Non-essential vehicles banned in Valley after 8pm from ThursdayPublic health experts say the nighttime restrictions on vehicles are not enough because the virus does not distinguish between day and night.
A meeting of the three chief district officers of Kathmandu Valley on Tuesday decided to extend the existing Covid-19 prohibitory orders, which expire Thursday, for 12 days until August 24 with a new restriction on the movement of vehicles.
As per the announcement, all types of public and private vehicles except for those used in essential services have been banned from the roads after 8 pm starting Thursday in a bid to stem the spread of the coronavirus.
Public health experts, however, say the nighttime restrictions on non-essential vehicles are not enough because the virus does not distinguish between day and night.
“I don’t think the new decision will make any difference in virus spread,” said Dr Sher Bahadur Pun, chief of the Clinical Research Unit at Sukraraj Tropical and Infectious Disease Hospital at Teku.
“Because public mobility is high during daytime, the authorities should have focussed the restrictions on over-crowded business districts or places that see big public gatherings,” said Pun.
Authorities, however, defend their decision.
Kathmandu Chief District Officer Kali Parajuli said the main objective of banning public and private vehicles after 8pm is to discourage people from partying and eating out, a trend which has increased of late despite the banning restaurants from offering dine-in services.
“We were forced to impose the new restriction as people have been dining and partying at restaurants,” said Parajuli.
Dr Pun, however, said for virus transmission it does not matter whether it is day or night. “In the past few weeks very few restaurants have been opening at night, but if you go to any public places or business centers they are full of people,” said Pun.
The authorities have not restricted people’s movement or long-route public buses entering or exiting the Valley.
After the second wave hit the country, Kathmandu Valley was put under a strict lockdown for two months from April 29. On the day the prohibitory orders were announced, the country had registered 4,841 new cases with 35 Covid-19-related fatalities.
After a gradual decline in cases, authorities relaxed the curbs from mid-June.
In the past few weeks, Covid-19 cases have been rising steadily across the country.
On Tuesday, the country reported 4,904 new cases, of which 3,194 were from polymerase chain reaction (PCR) tests. These cases are the highest since the easing of the prohibitory orders in the Valley. The country reported 35 Covid-related deaths on Tuesday.
Dr Baburam Marasaini, former director at the Epidemiology and Disease Control Division, said the authorities introduced the new restrictions to control nighttime businesses and crowding. “They never make timely, reasonable or practical decisions,” said Marasaini.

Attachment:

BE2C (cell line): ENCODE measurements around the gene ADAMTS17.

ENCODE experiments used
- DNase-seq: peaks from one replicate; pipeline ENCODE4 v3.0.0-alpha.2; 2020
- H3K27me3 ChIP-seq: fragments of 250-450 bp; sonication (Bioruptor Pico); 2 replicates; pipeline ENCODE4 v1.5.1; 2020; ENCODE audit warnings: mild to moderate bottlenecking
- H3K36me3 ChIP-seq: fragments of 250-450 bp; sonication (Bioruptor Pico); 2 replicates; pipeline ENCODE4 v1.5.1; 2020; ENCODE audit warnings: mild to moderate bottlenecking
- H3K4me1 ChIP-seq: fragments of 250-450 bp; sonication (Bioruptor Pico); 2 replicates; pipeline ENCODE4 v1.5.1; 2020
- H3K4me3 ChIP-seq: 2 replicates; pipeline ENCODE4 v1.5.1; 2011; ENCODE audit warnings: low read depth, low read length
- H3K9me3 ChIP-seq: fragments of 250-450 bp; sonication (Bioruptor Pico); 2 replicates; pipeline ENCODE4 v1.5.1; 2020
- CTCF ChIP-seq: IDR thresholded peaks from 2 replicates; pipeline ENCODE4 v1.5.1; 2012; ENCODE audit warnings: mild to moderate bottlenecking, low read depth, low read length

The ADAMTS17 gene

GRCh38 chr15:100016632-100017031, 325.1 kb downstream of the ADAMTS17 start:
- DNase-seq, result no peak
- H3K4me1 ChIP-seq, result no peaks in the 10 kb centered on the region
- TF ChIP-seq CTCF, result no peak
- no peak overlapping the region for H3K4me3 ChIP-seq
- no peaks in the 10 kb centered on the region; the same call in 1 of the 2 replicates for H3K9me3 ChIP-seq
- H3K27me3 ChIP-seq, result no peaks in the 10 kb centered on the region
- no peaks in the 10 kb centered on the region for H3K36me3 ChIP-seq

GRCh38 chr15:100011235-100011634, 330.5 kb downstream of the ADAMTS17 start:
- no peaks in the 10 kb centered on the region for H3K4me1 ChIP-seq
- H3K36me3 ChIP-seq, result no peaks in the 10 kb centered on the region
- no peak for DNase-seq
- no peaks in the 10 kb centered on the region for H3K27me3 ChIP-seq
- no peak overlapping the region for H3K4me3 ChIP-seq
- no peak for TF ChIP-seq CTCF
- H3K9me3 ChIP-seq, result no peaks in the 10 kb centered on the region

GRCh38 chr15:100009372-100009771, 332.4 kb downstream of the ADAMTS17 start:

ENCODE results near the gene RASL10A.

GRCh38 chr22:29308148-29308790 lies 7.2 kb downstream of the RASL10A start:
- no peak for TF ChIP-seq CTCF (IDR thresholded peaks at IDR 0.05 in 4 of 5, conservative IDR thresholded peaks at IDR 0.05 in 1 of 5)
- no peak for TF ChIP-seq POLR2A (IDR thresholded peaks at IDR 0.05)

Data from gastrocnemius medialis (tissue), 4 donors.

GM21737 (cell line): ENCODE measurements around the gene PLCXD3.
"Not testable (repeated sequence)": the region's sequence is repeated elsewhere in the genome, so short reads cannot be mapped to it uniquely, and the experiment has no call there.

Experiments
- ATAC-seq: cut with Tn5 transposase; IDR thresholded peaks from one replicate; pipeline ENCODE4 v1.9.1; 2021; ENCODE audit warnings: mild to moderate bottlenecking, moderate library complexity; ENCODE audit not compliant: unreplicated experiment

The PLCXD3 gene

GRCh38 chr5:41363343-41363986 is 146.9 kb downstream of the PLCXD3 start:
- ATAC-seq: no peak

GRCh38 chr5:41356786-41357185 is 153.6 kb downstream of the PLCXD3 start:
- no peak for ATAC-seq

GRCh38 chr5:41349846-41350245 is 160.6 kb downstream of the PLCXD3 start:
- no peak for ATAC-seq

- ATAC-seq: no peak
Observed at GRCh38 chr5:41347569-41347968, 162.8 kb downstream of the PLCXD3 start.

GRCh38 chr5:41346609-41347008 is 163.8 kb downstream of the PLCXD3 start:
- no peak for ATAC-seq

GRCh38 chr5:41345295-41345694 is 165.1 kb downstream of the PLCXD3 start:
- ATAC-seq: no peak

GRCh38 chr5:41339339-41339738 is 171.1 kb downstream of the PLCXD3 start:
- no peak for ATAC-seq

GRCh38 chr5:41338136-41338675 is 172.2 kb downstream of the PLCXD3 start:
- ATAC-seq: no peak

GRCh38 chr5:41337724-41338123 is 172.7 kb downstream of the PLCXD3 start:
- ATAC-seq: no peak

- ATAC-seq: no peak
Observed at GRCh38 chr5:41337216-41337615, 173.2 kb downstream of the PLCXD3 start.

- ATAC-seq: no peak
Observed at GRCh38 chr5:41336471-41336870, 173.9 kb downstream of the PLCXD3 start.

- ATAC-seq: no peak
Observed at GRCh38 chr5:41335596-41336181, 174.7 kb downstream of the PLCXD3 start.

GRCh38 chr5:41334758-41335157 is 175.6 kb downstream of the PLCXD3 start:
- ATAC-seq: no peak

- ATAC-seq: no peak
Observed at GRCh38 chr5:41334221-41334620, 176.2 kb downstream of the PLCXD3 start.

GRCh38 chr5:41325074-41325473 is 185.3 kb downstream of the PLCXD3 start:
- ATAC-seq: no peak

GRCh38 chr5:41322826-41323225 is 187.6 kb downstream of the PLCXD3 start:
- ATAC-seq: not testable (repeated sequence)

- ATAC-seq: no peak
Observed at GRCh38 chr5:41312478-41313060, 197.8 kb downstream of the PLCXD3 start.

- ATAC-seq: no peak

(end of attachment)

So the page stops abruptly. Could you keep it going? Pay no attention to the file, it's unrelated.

Covid-19 cases have been gradually increasing over the past couple of weeks. On Monday, the country reported a total of 3,651 new cases, of which 2,609 were from polymerase chain reaction (PCR) tests.
Kathmandu Valley has been reporting around 1,000 new cases daily. On Tuesday, the Valley recorded 1,015 new infections. Of these, 624 cases were confirmed in Kathmandu, 152 in Lalitpur and 239 in Bhaktapur.
The District Administration Office, Kathmandu, last Tuesday, had published an ‘extremely important notice,’ urging the public and businesses houses to follow health safety protocols to prevent a possible third wave and warned that anyone found violating the prohibitory orders would face stringent punishment as per the law.
Kathmandu’s Chief District Officer Parajuli said in the past one week alone 35,000 people in Kathmandu were booked and fined for not wearing masks. The fines totalled Rs 3.5 million.
The notice also urged one and all not to organise protests, demonstrations, rallies and seminars so as to avoid crowding. Despite the notice, major business districts, sidewalks and vegetable markets continue to see huge crowds that do not observe the health safety protocols, especially social distancing.
A day after the Covid-19 death toll crossed the 10,000 mark, the government on Saturday started the Nepal Mask Campaign with the slogan, “I will wear a mask and encourage others to wear one too.”
To make this campaign successful, the Metropolitan Traffic Police Division has deployed 1,400 traffic police to check if people are wearing masks.
As per the extended prohibitory orders, public gatherings continue to remain banned and restaurants are allowed to operate until 7 pm and offer takeaway services only. Likewise, public vehicles operating until 8pm are not allowed to carry passengers beyond their seating capacities and educational institutions are not allowed to run in-person classes.